During Sherman's March to the Sea, in order to deny the Confederates the use of their railroads, it was essential that the rails themselves be rendered useless and unrepairable. To accomplish this, the rails were ripped up, placed on a great bonfire, heated until they were red hot, and then wrapped around a tree. It was the appearance of these rails wrapped around a tree that gave birth to the term "Sherman's Bowties." The following is a description of how this task was accomplished.
".....The destruction of railway communication between the Confederate Army at Richmond, and the Gulf States, had been a very important part of Sherman's purpose, and he spared no pains to do this thoroughly. A battalion of mechanics was selected and furnished with tools for ripping the rails from the cross-ties and twisting them when heated, and these were kept constantly at work; but the infantry on the march became expert in methods of their own, and the cavalry also joined in the work, though the almost constant skirmishing on the flanks and rear of the army usually kept the mounted troops otherwise employed. A division of infantry would be extended along the railway line about the length of its proper front. The men, stacking arms, would cluster along one side of the track, and at the word of command, lifting together, would raise the line of rail with the ties as high as their shoulders; then at another command they would let the whole drop, stepping back out of the way as it fell. The heavy fall would shake loose many of the spikes and chairs, and seizing the loosened rails, the men, using them as levers, would quickly pry off the rest. The cross-ties would now be Idled up like cob-houses and with these and other fuel a brisk fire would be made; the rails were piled upon the fire, and in half an hour would be red hot in the middle. Seizing the rail now by the two ends, the soldiers would twist it about a tree, or interlace and twine the whole pile together in great iron knots, making them useless for anything but old iron, and most unmanageable and troublesome, even to convey away to a mill. In this way it was not difficult for a corps marching along the railway to destroy, in a day, ten or fifteen miles of track most completely; and Sherman himself gave close watch to the work, to see that it was not slighted. Then all machine-shops, stations, bridges, and culverts were destroyed, and the masonry blown up...."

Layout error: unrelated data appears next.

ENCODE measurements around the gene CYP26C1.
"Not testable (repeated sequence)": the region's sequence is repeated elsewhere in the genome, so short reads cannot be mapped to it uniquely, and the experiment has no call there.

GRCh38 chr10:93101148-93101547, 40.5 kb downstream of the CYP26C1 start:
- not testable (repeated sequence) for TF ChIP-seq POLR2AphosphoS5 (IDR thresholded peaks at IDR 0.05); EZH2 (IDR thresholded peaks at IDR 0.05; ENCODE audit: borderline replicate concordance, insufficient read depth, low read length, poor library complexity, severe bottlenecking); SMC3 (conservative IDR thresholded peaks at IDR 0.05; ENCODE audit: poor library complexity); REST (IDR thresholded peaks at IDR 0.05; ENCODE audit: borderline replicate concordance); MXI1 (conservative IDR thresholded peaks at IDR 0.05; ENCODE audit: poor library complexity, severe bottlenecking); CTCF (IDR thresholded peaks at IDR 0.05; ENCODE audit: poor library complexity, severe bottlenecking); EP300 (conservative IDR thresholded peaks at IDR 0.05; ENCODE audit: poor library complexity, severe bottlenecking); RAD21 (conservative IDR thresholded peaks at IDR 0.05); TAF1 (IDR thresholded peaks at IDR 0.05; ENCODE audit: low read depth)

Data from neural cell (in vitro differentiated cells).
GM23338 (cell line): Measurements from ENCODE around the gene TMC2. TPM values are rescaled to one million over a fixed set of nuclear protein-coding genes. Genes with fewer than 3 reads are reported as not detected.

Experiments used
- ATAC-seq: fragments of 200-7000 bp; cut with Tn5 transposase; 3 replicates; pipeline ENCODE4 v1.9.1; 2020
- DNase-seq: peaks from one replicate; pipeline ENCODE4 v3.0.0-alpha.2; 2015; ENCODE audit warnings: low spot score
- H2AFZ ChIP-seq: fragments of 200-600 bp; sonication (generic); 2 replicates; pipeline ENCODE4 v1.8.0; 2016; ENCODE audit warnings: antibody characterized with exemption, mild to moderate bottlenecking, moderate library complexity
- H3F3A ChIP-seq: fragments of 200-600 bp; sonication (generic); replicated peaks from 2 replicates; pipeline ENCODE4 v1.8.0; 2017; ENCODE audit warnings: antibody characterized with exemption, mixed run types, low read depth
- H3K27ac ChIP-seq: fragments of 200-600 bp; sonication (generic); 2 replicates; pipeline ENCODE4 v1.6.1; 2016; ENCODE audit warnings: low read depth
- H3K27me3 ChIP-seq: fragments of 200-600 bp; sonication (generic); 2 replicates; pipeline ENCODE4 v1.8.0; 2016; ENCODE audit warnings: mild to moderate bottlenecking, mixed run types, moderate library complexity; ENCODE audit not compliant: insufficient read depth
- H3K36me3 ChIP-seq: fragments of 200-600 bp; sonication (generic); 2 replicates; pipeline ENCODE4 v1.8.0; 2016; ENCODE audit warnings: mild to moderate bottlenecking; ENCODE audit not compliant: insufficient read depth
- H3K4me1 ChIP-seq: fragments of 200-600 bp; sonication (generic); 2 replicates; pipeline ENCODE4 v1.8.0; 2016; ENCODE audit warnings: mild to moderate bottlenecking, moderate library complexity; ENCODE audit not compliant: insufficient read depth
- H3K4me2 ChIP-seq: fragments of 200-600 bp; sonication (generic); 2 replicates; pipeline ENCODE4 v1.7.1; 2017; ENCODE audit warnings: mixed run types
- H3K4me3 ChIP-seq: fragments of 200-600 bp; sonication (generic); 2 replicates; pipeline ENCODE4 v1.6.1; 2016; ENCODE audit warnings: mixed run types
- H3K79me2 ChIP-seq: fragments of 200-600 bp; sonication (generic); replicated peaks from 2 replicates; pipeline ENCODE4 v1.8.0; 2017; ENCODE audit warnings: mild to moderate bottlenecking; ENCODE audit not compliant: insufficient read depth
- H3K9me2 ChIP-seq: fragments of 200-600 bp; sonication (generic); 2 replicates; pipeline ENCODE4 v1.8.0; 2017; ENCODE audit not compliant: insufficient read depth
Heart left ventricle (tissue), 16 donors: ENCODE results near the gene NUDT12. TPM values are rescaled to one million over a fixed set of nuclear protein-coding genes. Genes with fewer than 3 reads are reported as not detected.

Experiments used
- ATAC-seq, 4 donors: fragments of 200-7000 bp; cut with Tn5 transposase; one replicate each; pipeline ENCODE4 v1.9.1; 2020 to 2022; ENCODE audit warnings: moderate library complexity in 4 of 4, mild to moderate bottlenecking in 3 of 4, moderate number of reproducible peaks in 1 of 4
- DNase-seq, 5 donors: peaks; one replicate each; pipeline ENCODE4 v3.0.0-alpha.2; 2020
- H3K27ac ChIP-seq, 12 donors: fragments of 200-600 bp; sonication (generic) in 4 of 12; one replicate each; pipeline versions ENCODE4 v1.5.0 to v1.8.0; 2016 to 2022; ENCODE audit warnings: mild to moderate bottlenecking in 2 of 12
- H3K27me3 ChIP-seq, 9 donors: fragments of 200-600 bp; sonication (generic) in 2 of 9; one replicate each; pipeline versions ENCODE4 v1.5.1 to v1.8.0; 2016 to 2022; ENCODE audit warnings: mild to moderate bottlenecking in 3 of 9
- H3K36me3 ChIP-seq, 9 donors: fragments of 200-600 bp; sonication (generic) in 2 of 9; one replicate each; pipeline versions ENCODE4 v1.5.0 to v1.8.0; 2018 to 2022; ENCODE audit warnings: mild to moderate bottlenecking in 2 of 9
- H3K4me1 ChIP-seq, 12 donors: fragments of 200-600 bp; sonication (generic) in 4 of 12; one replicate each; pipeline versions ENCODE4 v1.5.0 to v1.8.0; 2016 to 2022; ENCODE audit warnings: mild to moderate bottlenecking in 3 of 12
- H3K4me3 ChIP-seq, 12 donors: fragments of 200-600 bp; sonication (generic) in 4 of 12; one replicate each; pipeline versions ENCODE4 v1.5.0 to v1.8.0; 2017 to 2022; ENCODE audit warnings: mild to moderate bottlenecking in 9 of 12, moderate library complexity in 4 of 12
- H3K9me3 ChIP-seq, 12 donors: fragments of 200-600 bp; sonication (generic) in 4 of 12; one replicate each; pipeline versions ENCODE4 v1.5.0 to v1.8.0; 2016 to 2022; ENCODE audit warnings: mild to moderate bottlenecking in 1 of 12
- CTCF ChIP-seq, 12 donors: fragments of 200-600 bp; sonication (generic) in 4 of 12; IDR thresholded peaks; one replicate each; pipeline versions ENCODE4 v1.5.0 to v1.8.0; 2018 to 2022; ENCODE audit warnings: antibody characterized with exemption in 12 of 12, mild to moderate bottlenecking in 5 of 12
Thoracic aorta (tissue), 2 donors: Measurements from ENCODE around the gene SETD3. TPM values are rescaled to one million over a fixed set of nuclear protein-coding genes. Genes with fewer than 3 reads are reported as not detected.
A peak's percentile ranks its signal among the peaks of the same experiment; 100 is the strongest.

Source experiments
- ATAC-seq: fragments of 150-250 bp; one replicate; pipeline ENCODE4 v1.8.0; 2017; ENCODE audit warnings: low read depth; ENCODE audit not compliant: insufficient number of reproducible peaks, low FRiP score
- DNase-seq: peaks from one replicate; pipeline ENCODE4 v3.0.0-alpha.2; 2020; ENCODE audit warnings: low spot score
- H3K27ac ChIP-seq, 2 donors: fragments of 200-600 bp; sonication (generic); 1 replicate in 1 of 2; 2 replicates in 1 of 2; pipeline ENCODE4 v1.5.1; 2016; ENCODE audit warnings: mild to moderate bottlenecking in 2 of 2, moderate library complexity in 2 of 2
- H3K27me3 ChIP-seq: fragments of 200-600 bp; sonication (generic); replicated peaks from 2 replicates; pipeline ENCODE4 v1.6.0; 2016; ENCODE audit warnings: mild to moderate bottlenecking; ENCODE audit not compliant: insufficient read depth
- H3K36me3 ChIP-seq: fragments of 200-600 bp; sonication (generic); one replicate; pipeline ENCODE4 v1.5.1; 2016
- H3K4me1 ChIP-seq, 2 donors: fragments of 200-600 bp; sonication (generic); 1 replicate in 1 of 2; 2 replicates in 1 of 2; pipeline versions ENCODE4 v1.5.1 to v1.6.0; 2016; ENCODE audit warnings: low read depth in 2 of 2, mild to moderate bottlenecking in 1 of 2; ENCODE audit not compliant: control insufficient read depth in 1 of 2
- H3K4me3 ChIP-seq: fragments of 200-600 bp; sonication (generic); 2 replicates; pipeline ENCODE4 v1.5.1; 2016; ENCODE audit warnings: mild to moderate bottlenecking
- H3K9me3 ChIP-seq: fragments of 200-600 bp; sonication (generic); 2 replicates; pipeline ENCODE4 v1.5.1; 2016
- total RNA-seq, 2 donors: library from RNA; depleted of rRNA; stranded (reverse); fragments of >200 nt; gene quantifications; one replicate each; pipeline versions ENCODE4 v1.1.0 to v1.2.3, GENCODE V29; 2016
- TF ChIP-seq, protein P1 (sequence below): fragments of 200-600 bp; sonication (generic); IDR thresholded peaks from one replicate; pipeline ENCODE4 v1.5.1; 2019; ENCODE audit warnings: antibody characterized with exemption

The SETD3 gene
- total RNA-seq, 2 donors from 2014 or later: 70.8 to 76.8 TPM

Source: "The March To The Sea/Franklin And Nashville" By Jacob D. Cox, LL. D.,
Late Major-General Commanding Twenty-Third Army Corps Chapter II.--The March Through Georgia.
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